Back Off: The Crucifix Rollout
In Jiu Jitsu, it’s never a good thing if a teammate has your back. Fortunately, Jake Mackenzie is back to show us how to get our teammates to back off. (Should I back off of the back puns?)
Okay, let’s get back (last one!) to Mackenzie’s Crucifix Rollout. In the video below, Mackenzie starts off in his teammate’s back control. His teammate has a seat belt grip with one hook already set into Mackenzie’s leg.
Mackenzie begins his rollout by pulling on the arm his opponent is draping over Mackenzie’s shoulder. As he pulls that arm downward and toward his own hips, Mackenzie tucks his right arm inside his opponent’s knee. (He uses his right arm because his teammate’s arm is draped over his right shoulder; if the seat belt crossed over his left shoulder, he would use his left arm).
In this position, Mackenzie can bring his shoulder to the floor.
Now, the key to this rollout and the intriguing details are in Mackenzie’s footwork. He begins by pulling his left leg up tightly toward his butt. From here, he can hook his opponent’s right foot (0:36).
Mackenzie emphasizes that we need to keep up on our toes when attempting this rollout. We can’t simply lie on the mat. Mackenzie uses the hook on his opponent’s right foot to bring that foot to the floor. Then, as a space opens between his left leg and his opponent’s right leg, Mackenzie begins to thread the needle, slipping his right knee between his leg and his teammate’s (0:43).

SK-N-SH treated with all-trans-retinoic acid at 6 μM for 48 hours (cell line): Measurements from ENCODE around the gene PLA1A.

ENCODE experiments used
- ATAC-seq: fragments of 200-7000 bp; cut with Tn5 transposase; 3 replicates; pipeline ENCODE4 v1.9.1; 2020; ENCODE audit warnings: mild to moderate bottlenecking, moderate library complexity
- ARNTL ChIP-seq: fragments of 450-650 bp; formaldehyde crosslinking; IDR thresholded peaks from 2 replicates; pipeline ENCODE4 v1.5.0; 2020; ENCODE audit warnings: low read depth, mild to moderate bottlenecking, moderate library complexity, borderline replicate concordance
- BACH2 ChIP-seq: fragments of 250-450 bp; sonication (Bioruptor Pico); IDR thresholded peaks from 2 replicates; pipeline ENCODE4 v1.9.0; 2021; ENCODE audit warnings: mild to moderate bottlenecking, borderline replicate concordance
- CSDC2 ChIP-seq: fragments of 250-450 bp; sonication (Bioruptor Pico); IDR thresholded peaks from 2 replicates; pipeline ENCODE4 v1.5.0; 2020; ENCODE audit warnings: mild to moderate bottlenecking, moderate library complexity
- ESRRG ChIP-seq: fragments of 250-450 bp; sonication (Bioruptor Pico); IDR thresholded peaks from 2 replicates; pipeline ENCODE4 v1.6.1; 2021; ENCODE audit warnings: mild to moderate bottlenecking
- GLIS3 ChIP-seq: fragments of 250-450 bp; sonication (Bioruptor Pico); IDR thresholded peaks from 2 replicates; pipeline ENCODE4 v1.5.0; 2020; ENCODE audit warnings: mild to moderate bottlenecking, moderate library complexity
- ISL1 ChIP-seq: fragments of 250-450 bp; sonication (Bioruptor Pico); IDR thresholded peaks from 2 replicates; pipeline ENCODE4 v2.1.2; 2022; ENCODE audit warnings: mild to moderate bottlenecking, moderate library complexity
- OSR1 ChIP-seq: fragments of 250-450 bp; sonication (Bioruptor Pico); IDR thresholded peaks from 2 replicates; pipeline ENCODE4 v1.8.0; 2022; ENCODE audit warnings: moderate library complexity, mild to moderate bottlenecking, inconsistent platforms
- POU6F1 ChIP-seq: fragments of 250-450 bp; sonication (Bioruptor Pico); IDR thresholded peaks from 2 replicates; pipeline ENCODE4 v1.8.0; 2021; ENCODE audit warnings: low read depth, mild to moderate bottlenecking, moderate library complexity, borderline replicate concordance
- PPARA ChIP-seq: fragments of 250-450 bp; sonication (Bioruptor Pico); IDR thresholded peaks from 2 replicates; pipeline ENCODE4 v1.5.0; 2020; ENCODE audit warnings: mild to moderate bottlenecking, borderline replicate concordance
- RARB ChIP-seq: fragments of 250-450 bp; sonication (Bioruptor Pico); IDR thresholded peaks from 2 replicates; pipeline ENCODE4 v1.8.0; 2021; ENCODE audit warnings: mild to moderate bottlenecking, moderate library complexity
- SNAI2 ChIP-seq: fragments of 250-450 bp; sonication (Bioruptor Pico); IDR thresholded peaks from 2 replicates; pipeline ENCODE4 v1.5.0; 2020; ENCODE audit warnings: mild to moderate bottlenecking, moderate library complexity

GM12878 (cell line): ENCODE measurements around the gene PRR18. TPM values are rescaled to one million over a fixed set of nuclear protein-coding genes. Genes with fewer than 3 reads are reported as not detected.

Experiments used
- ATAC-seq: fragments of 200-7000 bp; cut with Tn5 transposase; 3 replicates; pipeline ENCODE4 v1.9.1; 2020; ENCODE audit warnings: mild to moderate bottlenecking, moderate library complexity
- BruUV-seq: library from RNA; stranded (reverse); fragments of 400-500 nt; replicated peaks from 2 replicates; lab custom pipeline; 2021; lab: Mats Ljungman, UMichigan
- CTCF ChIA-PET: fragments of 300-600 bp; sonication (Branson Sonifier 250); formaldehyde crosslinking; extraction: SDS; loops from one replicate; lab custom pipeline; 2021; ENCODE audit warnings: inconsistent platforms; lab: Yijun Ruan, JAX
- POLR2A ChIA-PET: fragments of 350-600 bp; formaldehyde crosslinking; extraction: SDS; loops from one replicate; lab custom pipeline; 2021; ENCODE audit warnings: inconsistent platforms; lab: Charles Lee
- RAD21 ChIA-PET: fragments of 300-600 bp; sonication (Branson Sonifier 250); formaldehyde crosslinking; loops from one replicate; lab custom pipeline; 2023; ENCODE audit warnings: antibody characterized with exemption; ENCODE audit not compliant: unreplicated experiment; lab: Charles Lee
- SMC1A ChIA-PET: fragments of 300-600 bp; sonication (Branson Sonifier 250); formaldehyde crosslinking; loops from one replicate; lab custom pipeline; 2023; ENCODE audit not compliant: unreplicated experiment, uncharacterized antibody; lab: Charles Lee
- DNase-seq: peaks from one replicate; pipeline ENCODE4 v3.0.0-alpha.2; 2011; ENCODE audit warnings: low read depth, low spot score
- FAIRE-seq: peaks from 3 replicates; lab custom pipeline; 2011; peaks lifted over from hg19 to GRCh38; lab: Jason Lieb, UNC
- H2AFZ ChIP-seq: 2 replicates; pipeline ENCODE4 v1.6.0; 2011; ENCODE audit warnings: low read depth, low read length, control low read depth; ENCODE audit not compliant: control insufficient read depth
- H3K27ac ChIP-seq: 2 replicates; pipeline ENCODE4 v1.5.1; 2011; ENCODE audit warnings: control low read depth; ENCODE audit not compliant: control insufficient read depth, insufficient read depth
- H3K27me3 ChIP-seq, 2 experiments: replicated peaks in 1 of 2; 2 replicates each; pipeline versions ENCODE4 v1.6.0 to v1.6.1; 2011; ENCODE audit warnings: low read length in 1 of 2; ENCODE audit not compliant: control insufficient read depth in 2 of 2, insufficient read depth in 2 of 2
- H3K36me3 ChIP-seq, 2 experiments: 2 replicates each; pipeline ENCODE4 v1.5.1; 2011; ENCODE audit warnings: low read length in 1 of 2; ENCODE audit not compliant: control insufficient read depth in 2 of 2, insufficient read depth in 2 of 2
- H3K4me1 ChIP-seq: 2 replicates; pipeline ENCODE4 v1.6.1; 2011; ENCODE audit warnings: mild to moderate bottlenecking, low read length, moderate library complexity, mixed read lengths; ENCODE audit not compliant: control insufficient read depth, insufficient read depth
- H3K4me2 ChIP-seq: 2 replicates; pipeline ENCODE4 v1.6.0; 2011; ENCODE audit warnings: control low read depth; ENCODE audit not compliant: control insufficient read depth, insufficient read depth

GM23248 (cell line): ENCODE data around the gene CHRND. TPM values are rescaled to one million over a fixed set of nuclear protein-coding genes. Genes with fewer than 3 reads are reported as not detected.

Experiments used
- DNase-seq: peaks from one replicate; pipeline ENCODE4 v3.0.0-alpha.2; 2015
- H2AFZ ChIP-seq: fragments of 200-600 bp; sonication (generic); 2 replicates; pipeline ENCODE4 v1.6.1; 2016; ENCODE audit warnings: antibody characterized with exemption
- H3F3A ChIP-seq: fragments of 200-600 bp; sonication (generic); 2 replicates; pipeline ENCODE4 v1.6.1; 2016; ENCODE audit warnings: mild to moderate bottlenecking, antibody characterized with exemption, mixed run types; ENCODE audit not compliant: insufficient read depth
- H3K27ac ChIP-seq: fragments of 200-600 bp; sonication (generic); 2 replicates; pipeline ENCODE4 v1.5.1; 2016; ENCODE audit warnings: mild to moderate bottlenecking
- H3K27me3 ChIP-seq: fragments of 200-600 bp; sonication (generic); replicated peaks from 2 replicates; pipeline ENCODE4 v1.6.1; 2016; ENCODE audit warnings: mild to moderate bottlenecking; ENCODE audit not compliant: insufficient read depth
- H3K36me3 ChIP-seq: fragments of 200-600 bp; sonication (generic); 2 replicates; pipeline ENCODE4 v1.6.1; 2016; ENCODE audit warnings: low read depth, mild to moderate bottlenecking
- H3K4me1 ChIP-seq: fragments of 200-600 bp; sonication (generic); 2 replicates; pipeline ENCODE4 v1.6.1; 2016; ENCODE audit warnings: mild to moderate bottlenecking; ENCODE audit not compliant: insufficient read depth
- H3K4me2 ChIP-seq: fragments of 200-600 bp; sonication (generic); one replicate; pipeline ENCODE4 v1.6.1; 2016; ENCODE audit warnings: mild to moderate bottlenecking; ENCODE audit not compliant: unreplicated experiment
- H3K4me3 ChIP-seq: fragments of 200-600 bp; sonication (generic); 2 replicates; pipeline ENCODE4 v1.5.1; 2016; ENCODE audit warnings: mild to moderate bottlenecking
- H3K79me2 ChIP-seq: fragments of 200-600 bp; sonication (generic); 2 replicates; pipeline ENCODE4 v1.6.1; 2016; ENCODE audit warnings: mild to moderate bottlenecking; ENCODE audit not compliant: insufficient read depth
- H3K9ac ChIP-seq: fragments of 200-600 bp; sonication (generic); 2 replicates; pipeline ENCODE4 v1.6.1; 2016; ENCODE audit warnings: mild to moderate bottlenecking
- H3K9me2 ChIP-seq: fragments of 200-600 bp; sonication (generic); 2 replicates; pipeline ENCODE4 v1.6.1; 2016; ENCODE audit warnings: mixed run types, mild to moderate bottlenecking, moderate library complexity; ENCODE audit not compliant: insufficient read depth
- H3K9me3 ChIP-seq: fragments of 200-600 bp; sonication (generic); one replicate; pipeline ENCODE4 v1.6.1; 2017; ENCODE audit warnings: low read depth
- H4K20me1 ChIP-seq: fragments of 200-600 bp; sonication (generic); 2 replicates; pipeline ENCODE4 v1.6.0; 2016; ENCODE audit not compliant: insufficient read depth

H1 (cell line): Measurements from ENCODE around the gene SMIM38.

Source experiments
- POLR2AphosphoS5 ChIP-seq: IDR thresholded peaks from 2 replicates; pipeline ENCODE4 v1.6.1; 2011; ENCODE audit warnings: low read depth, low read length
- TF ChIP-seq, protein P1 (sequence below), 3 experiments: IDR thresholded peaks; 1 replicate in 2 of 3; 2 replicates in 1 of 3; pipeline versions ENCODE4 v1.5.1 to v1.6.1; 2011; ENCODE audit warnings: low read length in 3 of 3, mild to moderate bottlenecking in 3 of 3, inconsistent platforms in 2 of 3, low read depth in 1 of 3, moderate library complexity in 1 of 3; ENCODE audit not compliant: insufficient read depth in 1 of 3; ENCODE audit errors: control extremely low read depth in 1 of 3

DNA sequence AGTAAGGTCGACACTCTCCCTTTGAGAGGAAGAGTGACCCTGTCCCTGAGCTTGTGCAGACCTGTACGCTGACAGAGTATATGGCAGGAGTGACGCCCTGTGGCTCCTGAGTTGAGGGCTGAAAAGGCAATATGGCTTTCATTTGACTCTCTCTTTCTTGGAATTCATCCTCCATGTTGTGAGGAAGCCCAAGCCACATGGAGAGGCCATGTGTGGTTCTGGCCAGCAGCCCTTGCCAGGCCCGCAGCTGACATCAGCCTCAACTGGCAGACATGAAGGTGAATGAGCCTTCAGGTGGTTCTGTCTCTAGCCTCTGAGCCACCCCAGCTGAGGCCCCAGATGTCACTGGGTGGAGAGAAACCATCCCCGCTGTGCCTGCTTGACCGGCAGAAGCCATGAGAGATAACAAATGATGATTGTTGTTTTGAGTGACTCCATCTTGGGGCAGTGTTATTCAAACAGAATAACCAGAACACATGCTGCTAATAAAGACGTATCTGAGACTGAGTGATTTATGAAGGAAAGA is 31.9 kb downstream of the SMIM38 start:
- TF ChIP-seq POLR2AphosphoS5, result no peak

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At this point, Mackenzie usually expects his teammate to attempt to hook him with his other (in this case, left) foot. Mackenzie prepares for this possibility by placing his left hand against his upper thigh, as though he was reaching into the front pocket of his pants (1:05).
This places his hand in position to capture his opponent’s left leg if/when it comes over. In the meantime, Mackenzie walks his legs over his opponent’s right leg (1:06).
Just as before, Mackenzie keeps himself off the floor, elevating his hips off the floor and keeping his head heavy against his teammate’s chest.
While Mackenzie has now escaped his opponent’s legs, this is a precarious moment because he could soon be vulnerable to the crucifix if he is not careful. However, Mackenzie tells us that we don’t need to worry about our left arm until our opponent has established a strong seat belt grip across our torso.
Before this can happen, Mackenzie rotates his body, pulls his arm out from his teammate’s leg, and closes the space between them (1:33).
Review Mackenzie’s lesson below, and roll it out the next time one of your teammates has your back:
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